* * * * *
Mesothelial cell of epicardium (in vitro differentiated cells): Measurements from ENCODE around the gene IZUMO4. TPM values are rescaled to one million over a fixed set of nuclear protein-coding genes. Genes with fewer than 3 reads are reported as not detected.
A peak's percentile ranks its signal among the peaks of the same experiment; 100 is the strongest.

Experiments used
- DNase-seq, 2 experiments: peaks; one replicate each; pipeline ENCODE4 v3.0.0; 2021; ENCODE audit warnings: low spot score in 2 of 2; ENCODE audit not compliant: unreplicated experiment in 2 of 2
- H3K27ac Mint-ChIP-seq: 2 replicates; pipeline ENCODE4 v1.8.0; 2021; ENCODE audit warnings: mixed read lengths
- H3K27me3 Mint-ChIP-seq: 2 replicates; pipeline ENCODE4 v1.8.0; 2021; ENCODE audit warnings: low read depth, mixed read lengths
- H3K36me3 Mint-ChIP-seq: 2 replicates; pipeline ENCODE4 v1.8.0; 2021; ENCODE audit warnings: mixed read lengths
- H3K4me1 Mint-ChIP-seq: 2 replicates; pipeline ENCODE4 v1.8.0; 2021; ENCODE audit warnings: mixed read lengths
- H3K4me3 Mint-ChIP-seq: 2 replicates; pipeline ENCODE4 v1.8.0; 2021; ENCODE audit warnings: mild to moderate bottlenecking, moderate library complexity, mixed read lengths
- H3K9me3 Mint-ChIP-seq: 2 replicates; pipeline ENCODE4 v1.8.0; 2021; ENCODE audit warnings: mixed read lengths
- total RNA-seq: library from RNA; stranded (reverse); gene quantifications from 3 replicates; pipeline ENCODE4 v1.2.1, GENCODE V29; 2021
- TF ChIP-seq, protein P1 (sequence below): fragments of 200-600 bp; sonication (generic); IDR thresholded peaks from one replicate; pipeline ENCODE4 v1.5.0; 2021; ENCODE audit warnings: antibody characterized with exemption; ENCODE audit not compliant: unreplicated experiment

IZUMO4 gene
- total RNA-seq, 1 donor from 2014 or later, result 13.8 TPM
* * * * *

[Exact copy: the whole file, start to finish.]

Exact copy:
Mesothelial cell of epicardium (in vitro differentiated cells): Measurements from ENCODE around the gene IZUMO4. TPM values are rescaled to one million over a fixed set of nuclear protein-coding genes. Genes with fewer than 3 reads are reported as not detected.
A peak's percentile ranks its signal among the peaks of the same experiment; 100 is the strongest.

Experiments used
- DNase-seq, 2 experiments: peaks; one replicate each; pipeline ENCODE4 v3.0.0; 2021; ENCODE audit warnings: low spot score in 2 of 2; ENCODE audit not compliant: unreplicated experiment in 2 of 2
- H3K27ac Mint-ChIP-seq: 2 replicates; pipeline ENCODE4 v1.8.0; 2021; ENCODE audit warnings: mixed read lengths
- H3K27me3 Mint-ChIP-seq: 2 replicates; pipeline ENCODE4 v1.8.0; 2021; ENCODE audit warnings: low read depth, mixed read lengths
- H3K36me3 Mint-ChIP-seq: 2 replicates; pipeline ENCODE4 v1.8.0; 2021; ENCODE audit warnings: mixed read lengths
- H3K4me1 Mint-ChIP-seq: 2 replicates; pipeline ENCODE4 v1.8.0; 2021; ENCODE audit warnings: mixed read lengths
- H3K4me3 Mint-ChIP-seq: 2 replicates; pipeline ENCODE4 v1.8.0; 2021; ENCODE audit warnings: mild to moderate bottlenecking, moderate library complexity, mixed read lengths
- H3K9me3 Mint-ChIP-seq: 2 replicates; pipeline ENCODE4 v1.8.0; 2021; ENCODE audit warnings: mixed read lengths
- total RNA-seq: library from RNA; stranded (reverse); gene quantifications from 3 replicates; pipeline ENCODE4 v1.2.1, GENCODE V29; 2021
- TF ChIP-seq, protein P1 (sequence below): fragments of 200-600 bp; sonication (generic); IDR thresholded peaks from one replicate; pipeline ENCODE4 v1.5.0; 2021; ENCODE audit warnings: antibody characterized with exemption; ENCODE audit not compliant: unreplicated experiment

IZUMO4 gene
- total RNA-seq, 1 donor from 2014 or later, result 13.8 TPM